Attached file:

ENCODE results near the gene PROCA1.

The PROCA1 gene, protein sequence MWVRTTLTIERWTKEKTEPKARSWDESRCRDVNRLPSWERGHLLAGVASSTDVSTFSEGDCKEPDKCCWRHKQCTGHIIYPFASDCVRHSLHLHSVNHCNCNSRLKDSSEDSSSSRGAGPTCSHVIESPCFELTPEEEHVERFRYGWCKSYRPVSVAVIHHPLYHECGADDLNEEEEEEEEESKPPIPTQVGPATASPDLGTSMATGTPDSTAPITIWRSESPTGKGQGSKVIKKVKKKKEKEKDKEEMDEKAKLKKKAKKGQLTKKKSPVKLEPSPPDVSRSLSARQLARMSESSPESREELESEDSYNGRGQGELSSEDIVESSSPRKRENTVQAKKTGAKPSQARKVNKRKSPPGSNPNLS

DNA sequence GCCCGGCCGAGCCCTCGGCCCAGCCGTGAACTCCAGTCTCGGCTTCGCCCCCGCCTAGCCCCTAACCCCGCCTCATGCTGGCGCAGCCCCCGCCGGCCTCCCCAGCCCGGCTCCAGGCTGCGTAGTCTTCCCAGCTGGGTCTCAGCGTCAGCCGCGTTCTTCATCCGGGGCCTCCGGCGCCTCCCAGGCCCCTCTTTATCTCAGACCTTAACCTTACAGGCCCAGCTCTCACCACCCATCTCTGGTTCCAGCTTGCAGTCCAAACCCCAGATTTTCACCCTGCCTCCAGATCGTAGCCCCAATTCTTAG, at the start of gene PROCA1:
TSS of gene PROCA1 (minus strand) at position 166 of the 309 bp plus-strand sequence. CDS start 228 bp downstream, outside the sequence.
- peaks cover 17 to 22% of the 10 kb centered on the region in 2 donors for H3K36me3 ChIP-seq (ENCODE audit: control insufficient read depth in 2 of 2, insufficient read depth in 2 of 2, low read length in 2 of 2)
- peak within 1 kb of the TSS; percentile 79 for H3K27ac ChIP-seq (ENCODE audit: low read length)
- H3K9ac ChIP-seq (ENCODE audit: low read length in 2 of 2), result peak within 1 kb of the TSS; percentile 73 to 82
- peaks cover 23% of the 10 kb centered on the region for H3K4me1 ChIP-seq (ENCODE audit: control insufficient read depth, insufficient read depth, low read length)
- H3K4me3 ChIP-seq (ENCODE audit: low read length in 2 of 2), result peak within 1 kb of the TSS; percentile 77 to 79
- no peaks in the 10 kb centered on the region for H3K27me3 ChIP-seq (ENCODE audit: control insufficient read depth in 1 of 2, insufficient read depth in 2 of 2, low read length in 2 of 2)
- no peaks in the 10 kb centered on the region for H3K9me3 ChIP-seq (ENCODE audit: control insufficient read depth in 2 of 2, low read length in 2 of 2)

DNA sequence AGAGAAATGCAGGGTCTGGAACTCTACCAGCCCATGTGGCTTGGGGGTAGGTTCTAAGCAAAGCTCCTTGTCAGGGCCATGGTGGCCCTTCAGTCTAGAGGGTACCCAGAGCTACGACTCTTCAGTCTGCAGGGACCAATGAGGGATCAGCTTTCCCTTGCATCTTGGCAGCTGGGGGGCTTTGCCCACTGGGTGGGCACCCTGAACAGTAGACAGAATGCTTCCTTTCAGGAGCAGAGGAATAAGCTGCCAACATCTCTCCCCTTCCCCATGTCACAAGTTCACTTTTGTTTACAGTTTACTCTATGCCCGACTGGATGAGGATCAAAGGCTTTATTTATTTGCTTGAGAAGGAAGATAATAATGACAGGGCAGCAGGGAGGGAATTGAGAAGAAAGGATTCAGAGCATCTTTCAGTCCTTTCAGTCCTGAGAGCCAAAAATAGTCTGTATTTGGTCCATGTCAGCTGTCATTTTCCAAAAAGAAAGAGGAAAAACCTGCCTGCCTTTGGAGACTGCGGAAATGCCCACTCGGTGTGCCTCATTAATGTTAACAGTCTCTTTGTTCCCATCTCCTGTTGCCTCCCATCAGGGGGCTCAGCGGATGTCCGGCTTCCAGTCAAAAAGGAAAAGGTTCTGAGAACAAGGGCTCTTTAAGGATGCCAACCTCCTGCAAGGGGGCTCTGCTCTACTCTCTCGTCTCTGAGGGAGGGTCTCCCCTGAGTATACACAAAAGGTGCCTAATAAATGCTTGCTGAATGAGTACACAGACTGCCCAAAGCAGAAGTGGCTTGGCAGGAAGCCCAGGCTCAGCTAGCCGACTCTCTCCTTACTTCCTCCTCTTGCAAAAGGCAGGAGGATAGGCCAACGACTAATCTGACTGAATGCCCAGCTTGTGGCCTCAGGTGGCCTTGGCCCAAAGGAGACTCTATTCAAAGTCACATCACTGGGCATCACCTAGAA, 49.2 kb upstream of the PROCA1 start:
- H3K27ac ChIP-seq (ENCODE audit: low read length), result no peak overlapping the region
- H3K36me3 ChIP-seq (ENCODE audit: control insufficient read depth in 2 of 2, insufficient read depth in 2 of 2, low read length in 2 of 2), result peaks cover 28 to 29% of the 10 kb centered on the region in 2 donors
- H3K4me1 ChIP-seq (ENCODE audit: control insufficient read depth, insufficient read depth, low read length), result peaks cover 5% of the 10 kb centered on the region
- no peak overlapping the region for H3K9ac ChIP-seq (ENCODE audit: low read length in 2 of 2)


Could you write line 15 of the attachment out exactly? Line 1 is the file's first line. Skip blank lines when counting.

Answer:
- H3K4me1 ChIP-seq (ENCODE audit: control insufficient read depth, insufficient read depth, low read length), result peaks cover 5% of the 10 kb centered on the region